You’ll have heard me barking on about automation, but one subject that’s been conspicuous by its absence is the automation of SQL and PL/SQL deployments…
I had heard of some products that might work for me, like Flyway and Liquibase, but couldn’t really make up my mind or find the time to start learning them. Next thing I knew, SQLcl got Liquibase built in, so I figured that was probably the decision made for me in terms of product. This also coincided with discussions about making a deployment pipeline for APEX applications, which kind-of focused me. It’s sometimes hard to find the time to learn something when there is not a pressing demand for it…
Despite thinking I would probably be using the SQLcl implentation, I started playing with the regular Liquibase client first. Kind of like starting at grass roots. If you are working in a mixed environment, you might prefer to use the regular client, as it will work with multiple engines.
Both these articles were written more than 3 months ago, but I was holding them back on publishing them for a couple of reasons.
I’m pretty new to this, and I realise some of the ways I’m suggesting to use them do not fall in line with the way I guess many Liquibase users would want to use them. I’m not trying to make out I know better, but I do know what will suit me. I don’t like defining all objects as XML and the Formatted SQL Changelogs don’t look like a natural way to work. I want the developer to do their job in their normal way as much as possible. That means using DDL, DML and PL/SQL scripts.
I thought there was a bug in one aspect of the SQLcl implementation, but thanks to Jeff Smith, I found out it was a problem between my keyboard and seat. 🙂
With a little cajoling from Jeff, I finally released them last night, then found a bunch of typos that quickly got corrected. Why are those never visible until you hit the publish button? 🙂
The biggest shock for most people will probably be that it’s not magic! I’m semi-joking there, but I figure a lot of people assume these products solve your problems, but they don’t. Both Flyway and Liquibase provide a tool set to help you, but ultimately you are going to need to modify the way you work. If you are doing random-ass stuff with no discipline, automation is never going to work for you, regardless of products. If you are prepared to work with some discipline, then tools like Liquibase can help you build the type of automated deployment pipelines you see all the time with other languages and tech stacks.
The ultimate goal is to be able to progress code through environments in a sensible way, making sure all environments are left in the same state, and allow someone to do that promotion of code without having to give them loads of passwords etc. You would probably want a commit in a branch of your source control to trigger this.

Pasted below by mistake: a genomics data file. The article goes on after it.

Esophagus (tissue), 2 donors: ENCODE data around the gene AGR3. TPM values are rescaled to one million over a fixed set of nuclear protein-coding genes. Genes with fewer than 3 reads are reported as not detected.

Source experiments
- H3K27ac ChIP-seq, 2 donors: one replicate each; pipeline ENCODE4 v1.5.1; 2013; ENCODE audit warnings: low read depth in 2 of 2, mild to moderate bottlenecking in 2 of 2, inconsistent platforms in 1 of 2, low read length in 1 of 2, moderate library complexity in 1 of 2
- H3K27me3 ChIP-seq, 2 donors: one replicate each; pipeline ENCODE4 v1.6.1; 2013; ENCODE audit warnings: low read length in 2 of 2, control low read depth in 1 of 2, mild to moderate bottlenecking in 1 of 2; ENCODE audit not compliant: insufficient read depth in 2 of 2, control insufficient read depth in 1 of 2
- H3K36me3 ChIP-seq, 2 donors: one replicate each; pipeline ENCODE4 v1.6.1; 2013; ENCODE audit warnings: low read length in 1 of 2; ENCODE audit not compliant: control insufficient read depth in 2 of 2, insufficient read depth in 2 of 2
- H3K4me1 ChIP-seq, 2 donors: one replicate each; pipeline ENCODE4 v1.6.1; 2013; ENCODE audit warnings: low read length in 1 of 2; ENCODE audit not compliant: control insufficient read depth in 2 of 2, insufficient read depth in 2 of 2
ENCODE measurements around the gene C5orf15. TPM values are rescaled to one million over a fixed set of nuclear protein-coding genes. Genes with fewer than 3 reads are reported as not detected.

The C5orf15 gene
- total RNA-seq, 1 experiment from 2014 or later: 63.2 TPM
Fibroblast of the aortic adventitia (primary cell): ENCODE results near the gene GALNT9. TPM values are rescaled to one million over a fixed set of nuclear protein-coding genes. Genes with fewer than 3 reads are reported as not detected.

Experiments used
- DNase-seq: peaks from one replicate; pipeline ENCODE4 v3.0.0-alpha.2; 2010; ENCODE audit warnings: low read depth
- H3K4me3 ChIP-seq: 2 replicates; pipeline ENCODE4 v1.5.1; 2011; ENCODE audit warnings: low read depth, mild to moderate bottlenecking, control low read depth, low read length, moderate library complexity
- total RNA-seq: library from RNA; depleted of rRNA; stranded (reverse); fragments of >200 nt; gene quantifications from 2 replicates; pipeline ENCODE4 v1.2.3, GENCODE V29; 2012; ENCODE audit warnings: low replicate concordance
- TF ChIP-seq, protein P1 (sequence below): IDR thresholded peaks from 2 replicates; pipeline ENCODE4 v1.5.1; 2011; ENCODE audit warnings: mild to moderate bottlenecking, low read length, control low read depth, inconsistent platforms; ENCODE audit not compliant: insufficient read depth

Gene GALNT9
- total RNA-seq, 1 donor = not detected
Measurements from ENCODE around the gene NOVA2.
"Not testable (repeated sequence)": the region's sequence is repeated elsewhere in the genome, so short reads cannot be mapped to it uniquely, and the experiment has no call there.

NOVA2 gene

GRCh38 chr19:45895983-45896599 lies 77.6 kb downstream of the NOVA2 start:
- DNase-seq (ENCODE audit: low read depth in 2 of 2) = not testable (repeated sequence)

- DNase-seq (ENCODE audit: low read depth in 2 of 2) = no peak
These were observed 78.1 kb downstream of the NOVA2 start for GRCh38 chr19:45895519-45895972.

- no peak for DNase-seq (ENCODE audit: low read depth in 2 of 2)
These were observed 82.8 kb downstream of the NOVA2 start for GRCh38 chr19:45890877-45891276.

So looking back to the APEX deployments, we might think of something like this.
A developer finishes their work and exports the current application using APEXExport. It doesn’t have to be that tool, but humans have a way of screwing things up, so having a guaranteed export mechanism makes sense.
Code gets checked into your source control. This includes any DDL, DML, packages, and of course the APEX application script.
A new changelog is created for the work which includes any necessary scripts, including DDL and DML, as well as the APEX script, all included in the correct order. That new changelog for this piece of work is included in the master changelog, and these are committed to source control.
That commit of the changelog, or more likely a merge into a branch triggers the deployment automation.
A build agent pulls down the latest source, which will probably include stuff from multiple repositories, then applies it with Liquibase, using the changelog to tell it what to do.
That sounds pretty simple, but depending on your company and how you work, that might be kind-of hard.
The master changelog effectively serialises the application of changes to the database. That has to be managed carefully. If stuff is done out of order, or clashes with another developer, that has to be managed. It’s not always a simple process.
You will need something to react to commits and merges in source control. In my company we use TeamCity, and I’ve also used GitLab Pipelines to do this type of thing, but if you don’t have any background in these automation tools, then that part of the automation is going to be a learning curve.
We also have to consider how we handle actions from privileged accounts. Not all changes in the database are done using the same user.